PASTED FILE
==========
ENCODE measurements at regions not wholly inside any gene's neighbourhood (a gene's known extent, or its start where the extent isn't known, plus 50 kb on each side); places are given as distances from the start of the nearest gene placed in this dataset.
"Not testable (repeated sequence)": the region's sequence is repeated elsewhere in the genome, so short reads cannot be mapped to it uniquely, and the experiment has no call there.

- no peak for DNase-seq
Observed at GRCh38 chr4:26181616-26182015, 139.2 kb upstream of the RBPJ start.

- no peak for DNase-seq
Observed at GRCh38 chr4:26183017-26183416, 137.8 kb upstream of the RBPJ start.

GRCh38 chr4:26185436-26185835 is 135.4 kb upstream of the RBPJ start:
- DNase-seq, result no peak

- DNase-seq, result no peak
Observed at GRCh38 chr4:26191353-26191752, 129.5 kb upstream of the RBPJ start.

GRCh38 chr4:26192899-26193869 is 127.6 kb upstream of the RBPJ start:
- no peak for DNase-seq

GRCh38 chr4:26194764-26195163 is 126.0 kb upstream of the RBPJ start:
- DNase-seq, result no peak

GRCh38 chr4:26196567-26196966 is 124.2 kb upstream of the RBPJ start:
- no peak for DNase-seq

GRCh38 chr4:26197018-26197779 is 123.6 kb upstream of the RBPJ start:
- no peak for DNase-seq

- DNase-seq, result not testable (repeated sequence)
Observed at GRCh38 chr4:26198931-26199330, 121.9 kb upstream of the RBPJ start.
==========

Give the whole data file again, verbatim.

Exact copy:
ENCODE measurements at regions not wholly inside any gene's neighbourhood (a gene's known extent, or its start where the extent isn't known, plus 50 kb on each side); places are given as distances from the start of the nearest gene placed in this dataset.
"Not testable (repeated sequence)": the region's sequence is repeated elsewhere in the genome, so short reads cannot be mapped to it uniquely, and the experiment has no call there.

- no peak for DNase-seq
Observed at GRCh38 chr4:26181616-26182015, 139.2 kb upstream of the RBPJ start.

- no peak for DNase-seq
Observed at GRCh38 chr4:26183017-26183416, 137.8 kb upstream of the RBPJ start.

GRCh38 chr4:26185436-26185835 is 135.4 kb upstream of the RBPJ start:
- DNase-seq, result no peak

- DNase-seq, result no peak
Observed at GRCh38 chr4:26191353-26191752, 129.5 kb upstream of the RBPJ start.

GRCh38 chr4:26192899-26193869 is 127.6 kb upstream of the RBPJ start:
- no peak for DNase-seq

GRCh38 chr4:26194764-26195163 is 126.0 kb upstream of the RBPJ start:
- DNase-seq, result no peak

GRCh38 chr4:26196567-26196966 is 124.2 kb upstream of the RBPJ start:
- no peak for DNase-seq

GRCh38 chr4:26197018-26197779 is 123.6 kb upstream of the RBPJ start:
- no peak for DNase-seq

- DNase-seq, result not testable (repeated sequence)
Observed at GRCh38 chr4:26198931-26199330, 121.9 kb upstream of the RBPJ start.